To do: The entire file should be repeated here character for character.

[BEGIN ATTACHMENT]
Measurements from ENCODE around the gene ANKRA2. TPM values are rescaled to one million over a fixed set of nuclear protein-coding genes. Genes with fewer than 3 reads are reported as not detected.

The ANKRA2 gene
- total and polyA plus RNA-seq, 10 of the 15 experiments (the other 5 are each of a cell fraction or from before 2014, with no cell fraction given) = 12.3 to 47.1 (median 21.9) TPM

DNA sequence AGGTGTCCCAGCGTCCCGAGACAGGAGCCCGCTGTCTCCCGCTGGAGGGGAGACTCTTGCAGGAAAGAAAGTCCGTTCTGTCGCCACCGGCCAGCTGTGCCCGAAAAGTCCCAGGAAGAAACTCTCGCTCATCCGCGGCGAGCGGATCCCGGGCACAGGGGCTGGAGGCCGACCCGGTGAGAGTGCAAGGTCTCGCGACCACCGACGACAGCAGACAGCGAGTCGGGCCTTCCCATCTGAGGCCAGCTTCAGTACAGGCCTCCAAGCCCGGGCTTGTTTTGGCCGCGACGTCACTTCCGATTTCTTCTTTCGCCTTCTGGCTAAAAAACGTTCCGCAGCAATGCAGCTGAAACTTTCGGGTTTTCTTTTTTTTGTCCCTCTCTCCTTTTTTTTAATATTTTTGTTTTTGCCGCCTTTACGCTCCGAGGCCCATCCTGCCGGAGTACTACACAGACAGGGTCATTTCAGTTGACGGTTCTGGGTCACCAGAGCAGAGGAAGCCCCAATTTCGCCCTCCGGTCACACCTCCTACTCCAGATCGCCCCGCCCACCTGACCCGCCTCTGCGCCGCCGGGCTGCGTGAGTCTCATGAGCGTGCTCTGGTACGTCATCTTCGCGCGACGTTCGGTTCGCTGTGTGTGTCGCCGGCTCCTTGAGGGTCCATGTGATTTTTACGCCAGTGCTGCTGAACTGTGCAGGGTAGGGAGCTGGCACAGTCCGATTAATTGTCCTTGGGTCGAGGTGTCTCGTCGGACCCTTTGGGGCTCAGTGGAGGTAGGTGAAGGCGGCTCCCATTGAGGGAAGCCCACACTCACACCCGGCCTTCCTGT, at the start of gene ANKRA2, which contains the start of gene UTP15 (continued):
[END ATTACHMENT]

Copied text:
Measurements from ENCODE around the gene ANKRA2. TPM values are rescaled to one million over a fixed set of nuclear protein-coding genes. Genes with fewer than 3 reads are reported as not detected.

The ANKRA2 gene
- total and polyA plus RNA-seq, 10 of the 15 experiments (the other 5 are each of a cell fraction or from before 2014, with no cell fraction given) = 12.3 to 47.1 (median 21.9) TPM

DNA sequence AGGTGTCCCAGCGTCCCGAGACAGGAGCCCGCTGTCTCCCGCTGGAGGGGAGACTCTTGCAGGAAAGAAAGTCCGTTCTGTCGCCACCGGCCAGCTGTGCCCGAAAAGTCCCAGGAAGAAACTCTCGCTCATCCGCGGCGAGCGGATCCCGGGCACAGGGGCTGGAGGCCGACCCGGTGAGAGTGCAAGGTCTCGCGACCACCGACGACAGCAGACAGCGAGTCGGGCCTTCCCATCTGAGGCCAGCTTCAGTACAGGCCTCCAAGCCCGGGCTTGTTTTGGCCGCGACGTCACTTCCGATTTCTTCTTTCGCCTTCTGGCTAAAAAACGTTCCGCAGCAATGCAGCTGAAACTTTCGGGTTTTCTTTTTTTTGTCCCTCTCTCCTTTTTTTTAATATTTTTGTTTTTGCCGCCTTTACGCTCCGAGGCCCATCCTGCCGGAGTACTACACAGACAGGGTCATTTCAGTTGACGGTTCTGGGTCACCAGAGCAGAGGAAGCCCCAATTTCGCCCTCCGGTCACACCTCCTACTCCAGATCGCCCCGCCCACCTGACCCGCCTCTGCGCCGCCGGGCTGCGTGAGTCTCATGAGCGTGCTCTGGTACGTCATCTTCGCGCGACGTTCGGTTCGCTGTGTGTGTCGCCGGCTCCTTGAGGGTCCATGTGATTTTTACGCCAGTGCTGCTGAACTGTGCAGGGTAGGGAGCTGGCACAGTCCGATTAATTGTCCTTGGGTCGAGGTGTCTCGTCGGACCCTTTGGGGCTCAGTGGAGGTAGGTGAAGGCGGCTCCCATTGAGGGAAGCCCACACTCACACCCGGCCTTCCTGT, at the start of gene ANKRA2, which contains the start of gene UTP15 (continued):